The garden really started to produce in July. The peas (snow, snap, and shelling) produced very well. We were able harvest and freeze a dozen packages each of snow and snap peas. The shelling peas just got ahead of us. The zucchini and summer squash continue to produce. The excess of these have gone to the food bank. Green and yellow wax beans are coming on and will be canned soon. We harvested the first of the potatoes. I planted these plants very deep and filled in around the plants as they grew. Now that I have started the harvest, of course I have to dig a deep hole to get down those potatoes. Hmm, I have to think about this strategy a bit more. I am getting good looking potatoes but not in large quantity.
The melons are doing well with enough fruit for our use, but the plants are not looking great. The corn is starting to tassel out, but I am not seeing any ears. This could be a lack of nitrogen, possibly water, or maybe it is just not time for the ears to form. I have increased the amount of water in case that is the issue. They are both growing in the newly created garden where the soil is less than ideal. Lime, nitrogen, and lots of compost should put it right for next year or maybe the year after that. It takes time and lots of work to get garden soil to where you would want it to be.
I have beans and winter squash growing in the new garden are as well and they could not be doing better. Great looking plants and lots of fruit. They seem to be doing just fine in this soil.
The main crop of tomatoes and peppers are just starting to get ripe. The tomato plants look great; just starting to top their 4 foot cages. They have a reasonable amount of green fruit and if the warm weather holds for another 30 to 60 days, we should have a good harvest. The pepper plants are another story. The plants look weak and although they are producing good looking fruit, the harvest will be less than what it could be. I am not certain what the problem is, but I hope that loads of compost, nitrogen, and some lime will sort this out for next year. These plants are in the well-established portion of the garden so I know the soil is in basically good shape. I plan to double dig the rows that will grow tomatoes and peppers next year as well as the rows that are growing them now.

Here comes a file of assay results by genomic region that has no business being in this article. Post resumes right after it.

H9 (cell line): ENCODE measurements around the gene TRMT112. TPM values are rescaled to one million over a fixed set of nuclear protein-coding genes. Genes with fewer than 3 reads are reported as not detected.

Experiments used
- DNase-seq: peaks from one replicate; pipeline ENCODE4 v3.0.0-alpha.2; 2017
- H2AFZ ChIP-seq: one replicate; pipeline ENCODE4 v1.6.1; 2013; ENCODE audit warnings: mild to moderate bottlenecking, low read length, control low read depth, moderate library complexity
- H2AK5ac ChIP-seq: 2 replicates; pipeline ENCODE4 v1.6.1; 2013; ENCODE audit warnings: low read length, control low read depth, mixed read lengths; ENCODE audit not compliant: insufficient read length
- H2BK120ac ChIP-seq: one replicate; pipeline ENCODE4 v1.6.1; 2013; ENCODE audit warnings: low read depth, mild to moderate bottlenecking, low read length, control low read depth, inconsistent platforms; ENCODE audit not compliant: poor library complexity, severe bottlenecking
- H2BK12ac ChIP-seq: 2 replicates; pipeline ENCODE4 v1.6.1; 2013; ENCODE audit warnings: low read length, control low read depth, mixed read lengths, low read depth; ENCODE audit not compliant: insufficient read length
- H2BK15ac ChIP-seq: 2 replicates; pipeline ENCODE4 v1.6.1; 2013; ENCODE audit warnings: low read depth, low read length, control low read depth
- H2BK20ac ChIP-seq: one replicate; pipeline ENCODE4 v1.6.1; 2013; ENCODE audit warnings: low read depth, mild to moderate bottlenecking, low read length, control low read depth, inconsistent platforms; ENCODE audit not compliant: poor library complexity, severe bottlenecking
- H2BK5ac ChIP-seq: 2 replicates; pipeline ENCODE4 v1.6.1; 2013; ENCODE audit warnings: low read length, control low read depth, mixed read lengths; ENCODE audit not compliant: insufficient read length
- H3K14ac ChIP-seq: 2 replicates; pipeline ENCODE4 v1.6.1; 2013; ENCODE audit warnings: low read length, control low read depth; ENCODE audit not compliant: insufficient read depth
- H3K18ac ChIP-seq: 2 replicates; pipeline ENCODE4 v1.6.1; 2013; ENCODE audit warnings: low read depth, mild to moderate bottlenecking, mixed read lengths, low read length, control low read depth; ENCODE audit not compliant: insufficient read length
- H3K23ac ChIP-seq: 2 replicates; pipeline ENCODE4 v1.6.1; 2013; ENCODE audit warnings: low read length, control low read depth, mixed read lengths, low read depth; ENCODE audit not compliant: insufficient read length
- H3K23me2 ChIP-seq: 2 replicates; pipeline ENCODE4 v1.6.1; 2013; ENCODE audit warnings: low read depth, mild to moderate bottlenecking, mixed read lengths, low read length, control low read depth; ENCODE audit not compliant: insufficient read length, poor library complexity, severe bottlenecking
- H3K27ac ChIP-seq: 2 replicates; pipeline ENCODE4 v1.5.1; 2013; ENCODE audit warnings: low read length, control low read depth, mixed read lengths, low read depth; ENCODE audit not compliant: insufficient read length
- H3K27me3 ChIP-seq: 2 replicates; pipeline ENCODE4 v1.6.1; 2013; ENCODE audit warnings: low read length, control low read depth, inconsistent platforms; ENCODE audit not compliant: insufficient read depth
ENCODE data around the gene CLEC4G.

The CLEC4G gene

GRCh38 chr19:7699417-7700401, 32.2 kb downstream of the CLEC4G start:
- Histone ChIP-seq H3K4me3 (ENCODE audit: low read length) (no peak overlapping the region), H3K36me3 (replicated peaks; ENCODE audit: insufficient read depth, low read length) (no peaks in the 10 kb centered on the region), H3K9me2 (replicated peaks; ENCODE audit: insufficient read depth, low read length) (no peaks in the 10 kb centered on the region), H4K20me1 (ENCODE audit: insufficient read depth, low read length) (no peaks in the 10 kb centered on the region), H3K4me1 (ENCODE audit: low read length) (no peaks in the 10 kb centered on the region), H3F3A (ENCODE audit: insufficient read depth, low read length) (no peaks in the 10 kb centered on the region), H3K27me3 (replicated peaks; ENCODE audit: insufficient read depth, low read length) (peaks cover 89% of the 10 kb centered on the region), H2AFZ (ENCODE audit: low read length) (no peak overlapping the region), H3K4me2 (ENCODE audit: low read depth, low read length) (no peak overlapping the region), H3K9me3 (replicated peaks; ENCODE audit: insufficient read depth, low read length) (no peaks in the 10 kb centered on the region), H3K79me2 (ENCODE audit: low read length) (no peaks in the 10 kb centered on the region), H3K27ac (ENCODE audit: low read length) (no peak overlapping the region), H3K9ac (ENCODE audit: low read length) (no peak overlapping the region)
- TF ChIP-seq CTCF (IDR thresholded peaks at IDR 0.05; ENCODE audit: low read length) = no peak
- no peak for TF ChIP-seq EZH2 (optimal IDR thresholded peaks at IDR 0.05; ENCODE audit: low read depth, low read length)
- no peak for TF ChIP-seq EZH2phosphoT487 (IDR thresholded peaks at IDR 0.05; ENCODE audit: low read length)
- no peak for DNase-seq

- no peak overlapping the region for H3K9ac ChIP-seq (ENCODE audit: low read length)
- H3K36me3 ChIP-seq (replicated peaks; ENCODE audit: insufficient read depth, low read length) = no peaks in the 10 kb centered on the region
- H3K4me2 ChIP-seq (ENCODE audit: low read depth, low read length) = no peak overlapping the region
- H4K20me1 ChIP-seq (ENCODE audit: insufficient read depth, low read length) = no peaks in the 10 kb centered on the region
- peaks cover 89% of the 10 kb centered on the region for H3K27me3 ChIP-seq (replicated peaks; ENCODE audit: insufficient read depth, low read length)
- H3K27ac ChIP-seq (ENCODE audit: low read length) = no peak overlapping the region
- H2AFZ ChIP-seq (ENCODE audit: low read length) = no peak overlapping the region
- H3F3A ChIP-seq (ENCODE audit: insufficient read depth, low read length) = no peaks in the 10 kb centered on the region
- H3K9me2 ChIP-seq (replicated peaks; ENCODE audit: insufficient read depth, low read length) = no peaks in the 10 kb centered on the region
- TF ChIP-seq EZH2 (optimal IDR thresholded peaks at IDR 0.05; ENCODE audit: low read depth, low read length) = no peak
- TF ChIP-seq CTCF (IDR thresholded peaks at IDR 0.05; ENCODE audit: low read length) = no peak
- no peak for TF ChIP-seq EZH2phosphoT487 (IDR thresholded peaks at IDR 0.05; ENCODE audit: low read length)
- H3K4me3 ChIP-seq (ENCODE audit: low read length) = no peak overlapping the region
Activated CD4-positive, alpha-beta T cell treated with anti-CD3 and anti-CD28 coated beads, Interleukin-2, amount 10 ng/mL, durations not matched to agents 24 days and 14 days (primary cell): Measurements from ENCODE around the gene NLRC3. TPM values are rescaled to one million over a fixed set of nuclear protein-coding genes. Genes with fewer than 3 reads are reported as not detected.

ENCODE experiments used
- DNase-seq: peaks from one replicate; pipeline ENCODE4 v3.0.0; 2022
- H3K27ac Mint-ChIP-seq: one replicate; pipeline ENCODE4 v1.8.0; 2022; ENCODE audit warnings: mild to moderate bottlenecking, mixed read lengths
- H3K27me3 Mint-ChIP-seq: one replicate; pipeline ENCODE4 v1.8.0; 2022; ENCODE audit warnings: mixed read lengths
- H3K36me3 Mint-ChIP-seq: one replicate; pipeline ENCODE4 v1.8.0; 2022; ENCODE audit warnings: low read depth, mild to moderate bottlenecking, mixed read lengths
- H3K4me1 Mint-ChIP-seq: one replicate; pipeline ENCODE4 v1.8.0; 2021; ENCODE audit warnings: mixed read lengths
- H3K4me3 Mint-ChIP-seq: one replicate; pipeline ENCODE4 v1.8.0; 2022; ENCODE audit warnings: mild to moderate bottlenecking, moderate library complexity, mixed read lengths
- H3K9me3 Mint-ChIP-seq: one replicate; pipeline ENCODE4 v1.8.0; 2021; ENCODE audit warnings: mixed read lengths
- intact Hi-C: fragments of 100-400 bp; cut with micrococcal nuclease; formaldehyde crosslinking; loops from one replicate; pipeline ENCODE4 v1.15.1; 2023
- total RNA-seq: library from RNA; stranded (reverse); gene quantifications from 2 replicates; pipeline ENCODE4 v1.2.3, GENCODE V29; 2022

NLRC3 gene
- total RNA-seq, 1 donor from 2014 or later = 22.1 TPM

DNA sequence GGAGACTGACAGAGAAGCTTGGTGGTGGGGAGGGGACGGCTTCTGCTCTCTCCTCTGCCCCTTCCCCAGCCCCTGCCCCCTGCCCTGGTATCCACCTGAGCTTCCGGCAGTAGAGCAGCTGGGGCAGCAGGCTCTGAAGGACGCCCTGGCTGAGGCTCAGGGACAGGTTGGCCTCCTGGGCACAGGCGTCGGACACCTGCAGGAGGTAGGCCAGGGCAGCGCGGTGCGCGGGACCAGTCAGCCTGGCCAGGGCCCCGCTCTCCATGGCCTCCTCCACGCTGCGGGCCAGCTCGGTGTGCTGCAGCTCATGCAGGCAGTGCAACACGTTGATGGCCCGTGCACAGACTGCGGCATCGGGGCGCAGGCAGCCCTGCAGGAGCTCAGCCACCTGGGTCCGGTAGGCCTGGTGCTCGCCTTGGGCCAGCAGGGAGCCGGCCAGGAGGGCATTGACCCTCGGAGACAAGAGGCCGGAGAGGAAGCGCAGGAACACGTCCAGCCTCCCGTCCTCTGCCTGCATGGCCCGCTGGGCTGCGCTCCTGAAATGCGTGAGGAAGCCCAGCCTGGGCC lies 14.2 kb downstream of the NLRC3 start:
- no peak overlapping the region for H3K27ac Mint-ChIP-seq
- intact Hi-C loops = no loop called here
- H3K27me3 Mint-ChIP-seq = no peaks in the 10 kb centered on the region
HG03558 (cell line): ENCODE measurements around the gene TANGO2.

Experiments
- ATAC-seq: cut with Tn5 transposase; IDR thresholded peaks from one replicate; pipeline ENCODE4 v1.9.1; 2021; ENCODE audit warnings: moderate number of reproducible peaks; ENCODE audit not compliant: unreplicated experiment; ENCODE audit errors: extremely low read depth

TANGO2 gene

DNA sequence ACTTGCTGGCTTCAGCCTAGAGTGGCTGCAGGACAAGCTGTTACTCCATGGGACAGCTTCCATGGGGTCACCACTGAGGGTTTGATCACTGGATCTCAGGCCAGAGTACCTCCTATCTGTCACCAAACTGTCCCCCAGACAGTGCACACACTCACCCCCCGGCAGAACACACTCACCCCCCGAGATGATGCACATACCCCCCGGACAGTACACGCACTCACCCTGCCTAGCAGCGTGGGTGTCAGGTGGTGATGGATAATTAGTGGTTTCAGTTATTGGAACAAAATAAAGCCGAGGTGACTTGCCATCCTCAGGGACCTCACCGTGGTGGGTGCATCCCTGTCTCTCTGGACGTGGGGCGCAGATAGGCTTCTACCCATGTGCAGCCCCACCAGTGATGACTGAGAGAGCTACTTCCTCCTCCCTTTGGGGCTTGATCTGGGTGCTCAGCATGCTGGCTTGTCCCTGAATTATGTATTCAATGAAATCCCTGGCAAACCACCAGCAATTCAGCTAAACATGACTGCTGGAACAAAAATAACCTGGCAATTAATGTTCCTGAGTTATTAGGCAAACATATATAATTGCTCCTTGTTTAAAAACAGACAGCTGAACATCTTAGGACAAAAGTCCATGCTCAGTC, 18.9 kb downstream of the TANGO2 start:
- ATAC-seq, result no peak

Double digging is a process of digging out the soil about 2 feet deep and breaking up the soil below that with a digging fork to get a root zone that is about 2 ½ feet deep. The soil from what was the top of the garden now ends up at the bottom of this dig. In the process of this dig I will be working in a lot of compost. The goal is to create a deep, well composted root zone. The down side of this effort is the soil structure is complete disturbed, upsetting the biological balance of the soil. It is better to get this done before fall rains get going. This will give the soil all winter to sort things out.
Something odd is going on with my broccoli, cauliflower, and romanesco. The plants are large and robust, but there are no florets. I was expecting to at least be seeing small heads beginning to form but there is nothing. This is very odd. I have never seen or heard of that happening before and have no idea what is going on. I will have to research this to come up with a theory/plan.
Fall and winter vegetables.
I have started, onions, broccoli, cabbage, and lettuce. They are germinating very well and are off to a great start. The rows that grew peas, kohlrabi, zucchini, summer squash, cucumbers, and parsnips this year will grow tomatoes and peppers next year. As I clean up these rows, I will be double digging them and then planting the winter cabbage and broccoli on these rows. Even though the double digging will disrupt the bio-balance of these rows, I do not think that will cause these vegetables too much trouble.
Growing winter broccoli and cabbage in rows that will grow tomatoes and peppers the following year:
There have been a handful of field studies that show that if you grow these type of plants and dig the waste of these crops into the soil compounds in the plant will kill some of the bacteria that cause tomato problems. I have done this for years and am convinced it works, but I do not completely understand the science behind this or know if really works.
Apples, pears, and plums.
The Red Gravenstein apples and the Italian prune are just starting to get ripe with the Moyer prune not that far behind them.
Plan review: July
• Get winter vegetables started. (done)
• Reseed Parsnips (done)
• Harvest Garlic and shallots (done)
• Harvest and preserve the garden vegetables and fruits(on going)
• Organize to have the excess produce provided to the needy in Roseburg (done)
• Start to work on building a walking path around the property( no progress, I am going to drop this project until later in the fall)
• Harvest tomatoes, peppers, green beans, potatoes, melons, and sweet corn.
• Up pot winter vegetables
• Double dig at least one of next years tomato rows, maybe two if the zucchini and summer squash finish up in time.
• Plant sweet corn in the area of the new garden where the potatoes are now growing. This area has been deeply dug and will be amended.
• Plant all legumes and squash in the new garden area. They seem to grow well in this soil and the legumes fix nitrogen.
• Finish out the new garden area with potatoes and melons.